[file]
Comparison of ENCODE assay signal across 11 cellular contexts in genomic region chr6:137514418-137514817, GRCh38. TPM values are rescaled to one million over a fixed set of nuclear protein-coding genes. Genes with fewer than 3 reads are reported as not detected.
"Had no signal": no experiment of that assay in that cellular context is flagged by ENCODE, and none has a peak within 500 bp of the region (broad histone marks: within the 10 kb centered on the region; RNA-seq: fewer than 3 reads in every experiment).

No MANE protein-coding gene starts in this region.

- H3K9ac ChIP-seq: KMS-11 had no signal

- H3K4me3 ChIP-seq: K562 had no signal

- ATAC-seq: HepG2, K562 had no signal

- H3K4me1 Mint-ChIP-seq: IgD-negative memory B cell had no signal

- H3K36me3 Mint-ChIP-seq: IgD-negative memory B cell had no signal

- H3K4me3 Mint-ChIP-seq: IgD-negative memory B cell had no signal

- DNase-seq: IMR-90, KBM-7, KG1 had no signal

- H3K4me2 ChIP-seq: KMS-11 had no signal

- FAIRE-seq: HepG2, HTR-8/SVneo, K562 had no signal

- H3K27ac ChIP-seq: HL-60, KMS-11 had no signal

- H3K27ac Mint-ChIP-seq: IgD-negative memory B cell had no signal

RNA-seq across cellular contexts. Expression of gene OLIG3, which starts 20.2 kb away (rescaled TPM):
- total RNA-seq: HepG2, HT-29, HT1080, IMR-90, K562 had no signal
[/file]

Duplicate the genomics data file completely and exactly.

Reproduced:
Comparison of ENCODE assay signal across 11 cellular contexts in genomic region chr6:137514418-137514817, GRCh38. TPM values are rescaled to one million over a fixed set of nuclear protein-coding genes. Genes with fewer than 3 reads are reported as not detected.
"Had no signal": no experiment of that assay in that cellular context is flagged by ENCODE, and none has a peak within 500 bp of the region (broad histone marks: within the 10 kb centered on the region; RNA-seq: fewer than 3 reads in every experiment).

No MANE protein-coding gene starts in this region.

- H3K9ac ChIP-seq: KMS-11 had no signal

- H3K4me3 ChIP-seq: K562 had no signal

- ATAC-seq: HepG2, K562 had no signal

- H3K4me1 Mint-ChIP-seq: IgD-negative memory B cell had no signal

- H3K36me3 Mint-ChIP-seq: IgD-negative memory B cell had no signal

- H3K4me3 Mint-ChIP-seq: IgD-negative memory B cell had no signal

- DNase-seq: IMR-90, KBM-7, KG1 had no signal

- H3K4me2 ChIP-seq: KMS-11 had no signal

- FAIRE-seq: HepG2, HTR-8/SVneo, K562 had no signal

- H3K27ac ChIP-seq: HL-60, KMS-11 had no signal

- H3K27ac Mint-ChIP-seq: IgD-negative memory B cell had no signal

RNA-seq across cellular contexts. Expression of gene OLIG3, which starts 20.2 kb away (rescaled TPM):
- total RNA-seq: HepG2, HT-29, HT1080, IMR-90, K562 had no signal